"Maggie, I'll help you get the cows. They might be silly with those
horses running with them." He picked up a bucket of oats and a bridle
and set off with Maggie on his heels.

The horses came right to Dad and started eating oats. He slipped the
bridle over Molly's ears, climbed on a rock, and jumped up on Molly.

"Can I ride, too?" asked Maggie.

"No, that would be too dangerous," said Dad. He clucked to Molly and
they started after the cows.

Humph, thought Maggie. I'm the one who wanted a pony.

The cows started toward the barn at a fast walk. Then they broke into
a trot, and the horses did too. The cows began to gallop, and the
horses kicked up their heels as they joined the excitement. That's
when Dad fell off.

Maggie ran toward him yelling, "Dad, are you all right?"

He was on his feet immediately, but he rubbed his shoulder. "Yeah," he
said, "but I'm going to be sore tomorrow."

       *       *       *       *       *

After her father's fall, Maggie was a little afraid to try riding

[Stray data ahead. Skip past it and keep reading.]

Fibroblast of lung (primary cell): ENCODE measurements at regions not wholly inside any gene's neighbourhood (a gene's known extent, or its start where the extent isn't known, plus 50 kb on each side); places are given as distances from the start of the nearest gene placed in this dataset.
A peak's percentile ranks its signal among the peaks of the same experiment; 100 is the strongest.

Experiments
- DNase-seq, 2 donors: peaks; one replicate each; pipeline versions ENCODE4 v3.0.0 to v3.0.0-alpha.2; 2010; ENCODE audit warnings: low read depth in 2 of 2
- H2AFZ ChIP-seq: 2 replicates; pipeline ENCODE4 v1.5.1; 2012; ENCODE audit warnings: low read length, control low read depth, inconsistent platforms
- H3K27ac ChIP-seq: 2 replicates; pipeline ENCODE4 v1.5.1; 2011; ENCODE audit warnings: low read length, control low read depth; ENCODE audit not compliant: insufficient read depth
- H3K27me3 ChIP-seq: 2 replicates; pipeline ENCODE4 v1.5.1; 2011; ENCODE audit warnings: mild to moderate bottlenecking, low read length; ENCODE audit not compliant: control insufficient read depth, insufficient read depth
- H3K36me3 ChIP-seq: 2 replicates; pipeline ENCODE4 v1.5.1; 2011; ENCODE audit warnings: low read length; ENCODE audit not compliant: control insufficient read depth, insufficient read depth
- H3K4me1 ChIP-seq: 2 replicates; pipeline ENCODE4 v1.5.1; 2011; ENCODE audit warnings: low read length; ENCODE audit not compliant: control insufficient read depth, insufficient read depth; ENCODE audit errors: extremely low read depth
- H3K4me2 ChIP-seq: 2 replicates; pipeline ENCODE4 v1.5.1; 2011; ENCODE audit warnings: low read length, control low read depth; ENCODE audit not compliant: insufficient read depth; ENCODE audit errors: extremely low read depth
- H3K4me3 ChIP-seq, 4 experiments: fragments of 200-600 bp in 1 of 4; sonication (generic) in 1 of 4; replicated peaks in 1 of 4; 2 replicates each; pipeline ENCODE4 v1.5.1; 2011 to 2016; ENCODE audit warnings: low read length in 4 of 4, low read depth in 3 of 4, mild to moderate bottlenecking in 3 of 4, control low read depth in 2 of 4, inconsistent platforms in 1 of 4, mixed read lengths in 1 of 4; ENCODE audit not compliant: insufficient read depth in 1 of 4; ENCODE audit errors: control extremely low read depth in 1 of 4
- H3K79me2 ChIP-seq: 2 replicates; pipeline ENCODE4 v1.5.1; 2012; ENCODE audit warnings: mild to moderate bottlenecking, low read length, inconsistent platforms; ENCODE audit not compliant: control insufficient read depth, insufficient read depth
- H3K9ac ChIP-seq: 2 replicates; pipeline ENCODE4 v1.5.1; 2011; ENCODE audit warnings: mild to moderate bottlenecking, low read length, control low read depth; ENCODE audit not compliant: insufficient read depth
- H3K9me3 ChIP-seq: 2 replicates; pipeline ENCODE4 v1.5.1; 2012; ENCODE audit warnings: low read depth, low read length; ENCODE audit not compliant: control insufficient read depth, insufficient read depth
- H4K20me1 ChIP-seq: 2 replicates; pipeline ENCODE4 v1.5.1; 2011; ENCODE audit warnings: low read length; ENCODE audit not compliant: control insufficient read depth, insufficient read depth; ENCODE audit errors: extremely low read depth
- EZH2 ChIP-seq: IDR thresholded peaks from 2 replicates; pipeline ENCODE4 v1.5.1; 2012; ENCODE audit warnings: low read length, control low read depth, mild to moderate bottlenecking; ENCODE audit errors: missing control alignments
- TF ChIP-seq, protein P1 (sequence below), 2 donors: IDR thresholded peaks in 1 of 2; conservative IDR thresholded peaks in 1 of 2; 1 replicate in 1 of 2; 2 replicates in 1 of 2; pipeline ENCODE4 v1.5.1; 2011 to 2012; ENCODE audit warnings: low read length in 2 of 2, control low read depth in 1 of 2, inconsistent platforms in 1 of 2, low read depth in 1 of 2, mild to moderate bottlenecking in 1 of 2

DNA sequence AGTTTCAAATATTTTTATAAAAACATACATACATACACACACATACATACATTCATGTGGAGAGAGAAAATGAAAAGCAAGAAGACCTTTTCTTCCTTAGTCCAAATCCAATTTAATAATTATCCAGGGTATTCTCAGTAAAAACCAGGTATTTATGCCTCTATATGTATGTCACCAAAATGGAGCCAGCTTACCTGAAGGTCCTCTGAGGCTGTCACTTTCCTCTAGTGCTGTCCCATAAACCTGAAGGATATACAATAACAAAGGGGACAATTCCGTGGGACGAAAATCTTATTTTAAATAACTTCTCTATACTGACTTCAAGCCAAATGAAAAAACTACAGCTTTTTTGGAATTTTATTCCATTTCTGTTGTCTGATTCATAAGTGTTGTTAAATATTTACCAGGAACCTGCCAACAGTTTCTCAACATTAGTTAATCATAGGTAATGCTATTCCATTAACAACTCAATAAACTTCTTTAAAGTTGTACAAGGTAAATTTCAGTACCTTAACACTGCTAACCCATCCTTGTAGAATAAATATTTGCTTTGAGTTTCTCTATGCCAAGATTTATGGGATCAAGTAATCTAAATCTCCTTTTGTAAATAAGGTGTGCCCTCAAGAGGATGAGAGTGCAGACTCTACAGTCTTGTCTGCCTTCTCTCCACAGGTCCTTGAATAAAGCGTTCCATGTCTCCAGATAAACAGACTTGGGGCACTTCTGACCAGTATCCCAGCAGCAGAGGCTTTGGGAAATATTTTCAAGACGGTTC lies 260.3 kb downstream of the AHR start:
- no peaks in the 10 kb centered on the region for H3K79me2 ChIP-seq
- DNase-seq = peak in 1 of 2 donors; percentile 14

again. But Dad said, "It will be okay. Molly only kicked up because
she got excited."

"All right," said Maggie, "but you hang on to her."

Dad put Maggie up on Molly's back and led her around a few times.
Molly was fine.

"Show me how to steer," Maggie begged.

Dad showed her how to pull on one rein until the horse turned her
head. Of course, Maggie also had to let go a little bit on the other
side to make that possible. At first it was hard, because Molly's neck
was so thick. The big mare ignored Maggie instead of turning.

"Kick her over in the direction you want to go," said Dad.

"No," said Maggie. "I don't want to hurt Molly."

Dad laughed and said, "Honey, you're too small to hurt that big horse.
She'll barely feel you."

So Maggie kicked and the big lazy horse turned.



Chapter Five


A few days later Maggie was riding Molly when a red car drove up.
Kelly got out and ran over. "Hi," she cried. "Oh, Maggie your horse is
beautiful."

"Yes!" said Maggie. "I can ride her all by myself? Want to try it?"

Kelly's mother hurried over waving her hands. She said, "No, Kelly,
step away from that big horse. We need to get into town. You've seen
the horse, and that's what you wanted."

"But it's fun," said Maggie. "Come on."

"No, that's all right," said Kelly. "We do have to get going, and
she's awfully big."